M*A*S*H Vet Stars in Laguna Operation
Loretta Swit’s current stage role differs greatly from her “Hot Lips” Houlihan days from the TV series “M.A.S.H.”
The double Emmy Award-winning actress has taken on an intimate portrayal of former first lady Eleanor Roosevelt in one-woman play “Eleanor Roosevelt, Her Secret Journey,” at the Laguna Playhouse through Sunday.
Swit said the role as the American politician and wife to President Franklin Roosevelt has been one of her most fulfilling undertakings as an actress.
“I admire this woman to no end and the more research I do on her, I’m flabbergasted at what she accomplished before feminism was even coined as a word,” said Swit. “She was a visionary, so ahead of her time and such a remarkable partner for one of our beloved presidents, but she really exemplified the power behind the throne.”
Watching videos of Eleanor Roosevelt on YouTube and the History Channel, and even meeting and chatting with one of Roosevelt’s granddaughters, has helped Swit strengthen her portrayal.
“Her granddaughter came to see me in Chicago, and I was able to sit and talk to her about bits and pieces I couldn’t find anywhere. For instance, Franklin called her by the nickname Babs, which was confirmed by her granddaughter. I couldn’t find any evidence of this anywhere except the book the play was based off of, so this confirmation from her family makes the show even more authentic.”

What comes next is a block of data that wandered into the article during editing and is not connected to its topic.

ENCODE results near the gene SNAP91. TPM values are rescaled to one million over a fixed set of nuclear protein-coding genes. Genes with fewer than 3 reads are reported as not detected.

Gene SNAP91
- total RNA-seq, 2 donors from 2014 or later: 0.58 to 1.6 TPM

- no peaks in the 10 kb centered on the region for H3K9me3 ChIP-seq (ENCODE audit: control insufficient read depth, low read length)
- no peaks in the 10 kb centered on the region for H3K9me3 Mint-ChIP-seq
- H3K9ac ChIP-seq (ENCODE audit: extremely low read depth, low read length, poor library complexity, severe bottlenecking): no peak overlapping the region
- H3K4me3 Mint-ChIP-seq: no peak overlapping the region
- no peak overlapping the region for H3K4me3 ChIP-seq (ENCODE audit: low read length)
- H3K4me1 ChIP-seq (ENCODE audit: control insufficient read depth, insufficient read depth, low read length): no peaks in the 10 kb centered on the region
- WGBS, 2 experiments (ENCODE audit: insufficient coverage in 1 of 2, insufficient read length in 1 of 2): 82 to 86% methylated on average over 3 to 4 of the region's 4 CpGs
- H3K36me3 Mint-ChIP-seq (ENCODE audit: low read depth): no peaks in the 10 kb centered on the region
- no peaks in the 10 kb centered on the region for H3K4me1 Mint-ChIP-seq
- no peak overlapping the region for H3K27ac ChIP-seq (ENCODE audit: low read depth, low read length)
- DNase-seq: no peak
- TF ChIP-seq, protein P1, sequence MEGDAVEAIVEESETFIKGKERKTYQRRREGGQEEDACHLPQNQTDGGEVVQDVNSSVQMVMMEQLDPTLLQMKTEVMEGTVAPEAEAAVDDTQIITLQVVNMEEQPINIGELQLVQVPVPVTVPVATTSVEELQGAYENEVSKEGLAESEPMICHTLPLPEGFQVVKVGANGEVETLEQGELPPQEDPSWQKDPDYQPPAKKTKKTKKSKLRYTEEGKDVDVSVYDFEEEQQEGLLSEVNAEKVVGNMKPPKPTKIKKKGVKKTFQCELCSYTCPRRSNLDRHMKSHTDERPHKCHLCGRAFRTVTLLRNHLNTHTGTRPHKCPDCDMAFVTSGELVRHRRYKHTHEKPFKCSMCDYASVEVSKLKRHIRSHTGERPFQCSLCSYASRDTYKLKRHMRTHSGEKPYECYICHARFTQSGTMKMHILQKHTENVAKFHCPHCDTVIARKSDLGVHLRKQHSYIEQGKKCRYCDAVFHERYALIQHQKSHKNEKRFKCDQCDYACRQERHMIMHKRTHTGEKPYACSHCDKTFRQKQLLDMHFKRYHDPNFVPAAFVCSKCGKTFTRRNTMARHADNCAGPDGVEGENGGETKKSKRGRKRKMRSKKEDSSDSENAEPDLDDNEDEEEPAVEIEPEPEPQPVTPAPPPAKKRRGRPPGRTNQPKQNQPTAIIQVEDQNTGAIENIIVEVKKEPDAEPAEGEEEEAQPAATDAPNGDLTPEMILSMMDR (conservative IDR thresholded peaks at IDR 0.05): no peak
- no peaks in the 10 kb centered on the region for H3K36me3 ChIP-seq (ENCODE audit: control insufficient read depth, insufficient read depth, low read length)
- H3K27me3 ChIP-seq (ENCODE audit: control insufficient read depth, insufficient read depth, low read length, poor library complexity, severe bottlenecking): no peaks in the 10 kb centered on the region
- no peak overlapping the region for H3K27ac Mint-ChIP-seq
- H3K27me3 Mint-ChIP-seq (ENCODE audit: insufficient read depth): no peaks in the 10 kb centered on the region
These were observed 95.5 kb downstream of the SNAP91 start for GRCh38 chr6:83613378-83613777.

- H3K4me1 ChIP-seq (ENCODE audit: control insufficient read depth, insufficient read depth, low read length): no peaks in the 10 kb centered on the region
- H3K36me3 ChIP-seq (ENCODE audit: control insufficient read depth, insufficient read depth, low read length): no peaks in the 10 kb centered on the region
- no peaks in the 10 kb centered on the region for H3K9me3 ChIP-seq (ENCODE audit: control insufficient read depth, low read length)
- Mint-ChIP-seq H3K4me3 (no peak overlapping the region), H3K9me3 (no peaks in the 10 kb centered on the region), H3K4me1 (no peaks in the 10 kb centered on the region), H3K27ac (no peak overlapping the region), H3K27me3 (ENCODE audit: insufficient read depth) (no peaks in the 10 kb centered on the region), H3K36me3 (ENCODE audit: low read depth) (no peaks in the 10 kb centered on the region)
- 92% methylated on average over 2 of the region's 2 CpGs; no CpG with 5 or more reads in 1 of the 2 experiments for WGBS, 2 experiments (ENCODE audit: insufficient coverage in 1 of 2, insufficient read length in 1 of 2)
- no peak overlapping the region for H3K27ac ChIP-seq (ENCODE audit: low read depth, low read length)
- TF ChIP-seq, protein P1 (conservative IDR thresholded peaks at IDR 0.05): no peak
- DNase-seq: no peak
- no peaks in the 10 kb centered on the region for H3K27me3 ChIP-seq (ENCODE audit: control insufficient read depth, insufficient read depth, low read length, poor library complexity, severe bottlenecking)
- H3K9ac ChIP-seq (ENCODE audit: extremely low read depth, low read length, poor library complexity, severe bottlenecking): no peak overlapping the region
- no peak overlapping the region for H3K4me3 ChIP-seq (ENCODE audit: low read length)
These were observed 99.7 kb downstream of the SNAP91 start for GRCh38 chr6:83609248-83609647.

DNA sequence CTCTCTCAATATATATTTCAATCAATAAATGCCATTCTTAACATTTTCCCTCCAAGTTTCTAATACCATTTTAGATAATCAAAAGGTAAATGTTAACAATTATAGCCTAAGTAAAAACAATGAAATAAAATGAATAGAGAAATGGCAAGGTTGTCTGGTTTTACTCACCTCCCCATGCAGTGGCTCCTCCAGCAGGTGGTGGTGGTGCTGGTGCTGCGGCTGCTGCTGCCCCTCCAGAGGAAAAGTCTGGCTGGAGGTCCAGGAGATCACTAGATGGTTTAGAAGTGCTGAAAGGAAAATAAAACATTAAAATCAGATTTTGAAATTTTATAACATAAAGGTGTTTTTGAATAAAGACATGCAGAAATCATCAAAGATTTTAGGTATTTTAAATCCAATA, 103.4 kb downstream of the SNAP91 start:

She also observed Eleanor Roosevelt’s fun side on a taping of a 1953 guest appearance on the television show “What’s My Line?”
“The audience was so excited to see Eleanor on the show, and she was having a ball on there, disguising her distinct voice and having fun with the contestants. It really shed light on the human behind this icon,” Swit said.
Written by Rhoda Lerman, who wrote the 1979 historic novel “Eleanor,” the play is set in 1945, after Franklin Roosevelt’s death, and opens with President Harry Truman asking Eleanor Roosevelt to participate in the peace talks in Paris and head the American delegation to the United Nations.
She initially declines the offer, explaining that her days of being in the public eye are over. This launches a review of memories of when she was a young, unsure girl, to meeting and learning about liberty and politics from a female mentor, to her love and heartaches with Franklin Roosevelt, to her ambitions as a politician and ambassador.
Acknowledging this opportunity as a major step for women, she takes her time to make the decision that ultimately landed her a world platform. Swit said that although she has spent several years learning about and researching Eleanor Roosevelt, she feels she can never become bored of the role.
“It’s such a challenge to bring this person to life and fill in all the nooks and crannies, but everything I’ve found has been fascinating and inspiring,” Swit said.
The play’s setting is Eleanor Roosevelt’s living room at Val-Kill in Hyde Park, N.Y. The simple set and story rely on her phone conversations and oral recollections of her life, with only one act and no intermission.
Swit said the play comes to Laguna at a perfect time, given the current political atmosphere.
“It’s been a joy to present her spirit,” she said. “Everything I’ve found about her is joyful and with the political election at bay, it would be very valuable for young people to see the production and learn more about someone who represents all of the good American values.”